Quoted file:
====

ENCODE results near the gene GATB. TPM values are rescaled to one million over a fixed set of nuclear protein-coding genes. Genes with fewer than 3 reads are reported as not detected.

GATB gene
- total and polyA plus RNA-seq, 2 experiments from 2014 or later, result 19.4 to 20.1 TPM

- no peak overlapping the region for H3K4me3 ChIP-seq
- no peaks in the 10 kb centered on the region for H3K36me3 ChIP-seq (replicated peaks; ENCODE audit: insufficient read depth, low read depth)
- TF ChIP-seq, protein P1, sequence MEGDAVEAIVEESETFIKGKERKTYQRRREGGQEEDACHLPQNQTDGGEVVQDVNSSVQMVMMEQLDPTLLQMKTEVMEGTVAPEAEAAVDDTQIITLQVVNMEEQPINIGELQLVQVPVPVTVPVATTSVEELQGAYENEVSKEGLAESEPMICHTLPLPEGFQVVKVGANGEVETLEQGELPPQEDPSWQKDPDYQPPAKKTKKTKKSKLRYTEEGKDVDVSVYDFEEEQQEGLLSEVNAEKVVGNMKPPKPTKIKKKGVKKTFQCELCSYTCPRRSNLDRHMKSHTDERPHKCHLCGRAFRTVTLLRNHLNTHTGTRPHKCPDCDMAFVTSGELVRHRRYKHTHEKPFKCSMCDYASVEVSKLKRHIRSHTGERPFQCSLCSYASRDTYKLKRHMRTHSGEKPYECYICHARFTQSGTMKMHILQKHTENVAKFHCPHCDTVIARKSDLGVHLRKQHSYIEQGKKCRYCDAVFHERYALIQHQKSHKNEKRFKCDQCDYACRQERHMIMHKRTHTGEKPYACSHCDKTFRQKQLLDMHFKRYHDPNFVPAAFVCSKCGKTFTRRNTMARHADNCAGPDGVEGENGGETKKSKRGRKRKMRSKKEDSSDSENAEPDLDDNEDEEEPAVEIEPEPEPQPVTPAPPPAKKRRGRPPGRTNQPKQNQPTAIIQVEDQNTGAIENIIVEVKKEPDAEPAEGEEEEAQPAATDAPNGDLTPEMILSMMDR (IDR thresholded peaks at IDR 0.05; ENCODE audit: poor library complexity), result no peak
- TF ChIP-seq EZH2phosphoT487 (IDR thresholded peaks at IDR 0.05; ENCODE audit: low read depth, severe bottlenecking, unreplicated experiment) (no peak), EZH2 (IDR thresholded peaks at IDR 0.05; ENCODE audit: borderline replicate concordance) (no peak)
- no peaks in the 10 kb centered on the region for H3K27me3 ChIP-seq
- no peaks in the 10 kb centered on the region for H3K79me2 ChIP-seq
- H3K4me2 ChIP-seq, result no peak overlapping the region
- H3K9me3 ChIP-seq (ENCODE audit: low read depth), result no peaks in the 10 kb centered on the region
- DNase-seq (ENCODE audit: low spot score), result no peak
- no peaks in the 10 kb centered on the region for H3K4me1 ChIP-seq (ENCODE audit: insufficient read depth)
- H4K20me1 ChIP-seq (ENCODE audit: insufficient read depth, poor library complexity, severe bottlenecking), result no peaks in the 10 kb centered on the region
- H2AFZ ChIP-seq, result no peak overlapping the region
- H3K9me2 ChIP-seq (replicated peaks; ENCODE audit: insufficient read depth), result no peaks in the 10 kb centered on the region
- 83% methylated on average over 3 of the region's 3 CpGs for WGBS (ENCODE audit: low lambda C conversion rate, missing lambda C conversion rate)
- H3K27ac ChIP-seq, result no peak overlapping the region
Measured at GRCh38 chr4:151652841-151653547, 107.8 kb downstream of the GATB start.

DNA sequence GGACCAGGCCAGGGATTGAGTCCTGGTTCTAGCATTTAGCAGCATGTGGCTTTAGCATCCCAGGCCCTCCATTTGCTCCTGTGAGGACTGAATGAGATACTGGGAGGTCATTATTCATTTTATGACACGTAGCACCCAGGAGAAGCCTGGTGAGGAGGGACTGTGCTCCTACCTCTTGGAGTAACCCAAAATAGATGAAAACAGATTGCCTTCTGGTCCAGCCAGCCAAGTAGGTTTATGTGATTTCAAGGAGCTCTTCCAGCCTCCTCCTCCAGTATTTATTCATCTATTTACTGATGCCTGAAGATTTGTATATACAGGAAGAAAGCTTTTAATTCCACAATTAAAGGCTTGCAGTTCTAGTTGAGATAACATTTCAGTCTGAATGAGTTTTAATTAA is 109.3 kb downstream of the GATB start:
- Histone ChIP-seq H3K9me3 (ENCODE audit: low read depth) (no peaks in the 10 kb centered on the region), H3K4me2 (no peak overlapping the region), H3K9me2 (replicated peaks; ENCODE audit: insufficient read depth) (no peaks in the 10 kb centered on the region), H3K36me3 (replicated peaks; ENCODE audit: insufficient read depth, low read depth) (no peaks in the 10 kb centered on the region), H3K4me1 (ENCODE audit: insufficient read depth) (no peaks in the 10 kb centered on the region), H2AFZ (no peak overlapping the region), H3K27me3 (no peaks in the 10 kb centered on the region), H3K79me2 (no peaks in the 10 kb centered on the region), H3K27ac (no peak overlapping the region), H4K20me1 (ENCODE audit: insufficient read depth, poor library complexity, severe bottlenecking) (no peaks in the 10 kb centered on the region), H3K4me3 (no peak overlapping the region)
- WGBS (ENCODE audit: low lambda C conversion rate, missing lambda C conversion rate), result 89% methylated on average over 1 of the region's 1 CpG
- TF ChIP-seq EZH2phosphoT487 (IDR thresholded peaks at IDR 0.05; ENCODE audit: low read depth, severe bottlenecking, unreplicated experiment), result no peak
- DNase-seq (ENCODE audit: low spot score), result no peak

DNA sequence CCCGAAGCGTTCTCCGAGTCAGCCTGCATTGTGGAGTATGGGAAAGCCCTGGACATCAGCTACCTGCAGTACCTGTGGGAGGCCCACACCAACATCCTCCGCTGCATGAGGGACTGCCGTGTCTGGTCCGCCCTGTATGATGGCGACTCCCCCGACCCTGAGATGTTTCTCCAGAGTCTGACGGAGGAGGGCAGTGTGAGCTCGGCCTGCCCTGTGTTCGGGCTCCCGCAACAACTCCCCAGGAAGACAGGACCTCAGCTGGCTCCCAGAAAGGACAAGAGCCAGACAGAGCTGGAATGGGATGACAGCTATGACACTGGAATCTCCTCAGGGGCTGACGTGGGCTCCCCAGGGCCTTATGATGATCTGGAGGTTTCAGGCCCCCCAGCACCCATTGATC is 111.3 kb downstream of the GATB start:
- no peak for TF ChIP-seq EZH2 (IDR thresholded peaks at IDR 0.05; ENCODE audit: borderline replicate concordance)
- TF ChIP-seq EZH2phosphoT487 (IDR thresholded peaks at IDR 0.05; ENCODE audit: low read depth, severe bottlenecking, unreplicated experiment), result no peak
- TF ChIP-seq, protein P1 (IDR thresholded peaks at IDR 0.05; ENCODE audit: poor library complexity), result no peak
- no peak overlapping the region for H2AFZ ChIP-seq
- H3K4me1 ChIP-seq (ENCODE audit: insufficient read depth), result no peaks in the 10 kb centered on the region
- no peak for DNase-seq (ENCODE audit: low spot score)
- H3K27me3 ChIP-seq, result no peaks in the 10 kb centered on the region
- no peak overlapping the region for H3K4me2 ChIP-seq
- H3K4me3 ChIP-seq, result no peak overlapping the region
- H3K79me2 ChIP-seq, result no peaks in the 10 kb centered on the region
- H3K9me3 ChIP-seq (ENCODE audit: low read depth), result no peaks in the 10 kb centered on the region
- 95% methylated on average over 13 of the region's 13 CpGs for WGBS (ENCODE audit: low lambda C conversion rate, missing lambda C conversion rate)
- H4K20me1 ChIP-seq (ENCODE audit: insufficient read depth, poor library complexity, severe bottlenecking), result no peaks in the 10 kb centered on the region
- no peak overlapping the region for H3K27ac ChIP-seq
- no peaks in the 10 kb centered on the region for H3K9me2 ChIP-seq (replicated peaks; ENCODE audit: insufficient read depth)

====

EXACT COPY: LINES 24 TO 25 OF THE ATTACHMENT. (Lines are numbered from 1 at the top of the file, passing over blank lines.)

- DNase-seq (ENCODE audit: low spot score), result no peak

DNA sequence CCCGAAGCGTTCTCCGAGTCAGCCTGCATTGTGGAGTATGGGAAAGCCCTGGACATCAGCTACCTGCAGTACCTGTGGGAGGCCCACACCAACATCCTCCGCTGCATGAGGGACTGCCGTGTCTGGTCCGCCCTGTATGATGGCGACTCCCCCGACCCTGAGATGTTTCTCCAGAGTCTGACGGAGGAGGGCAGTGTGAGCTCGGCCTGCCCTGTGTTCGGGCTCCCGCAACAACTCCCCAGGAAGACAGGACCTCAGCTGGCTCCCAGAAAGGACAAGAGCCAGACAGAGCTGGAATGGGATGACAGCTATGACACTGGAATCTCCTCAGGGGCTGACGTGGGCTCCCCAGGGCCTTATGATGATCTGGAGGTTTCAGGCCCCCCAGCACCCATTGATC is 111.3 kb downstream of the GATB start: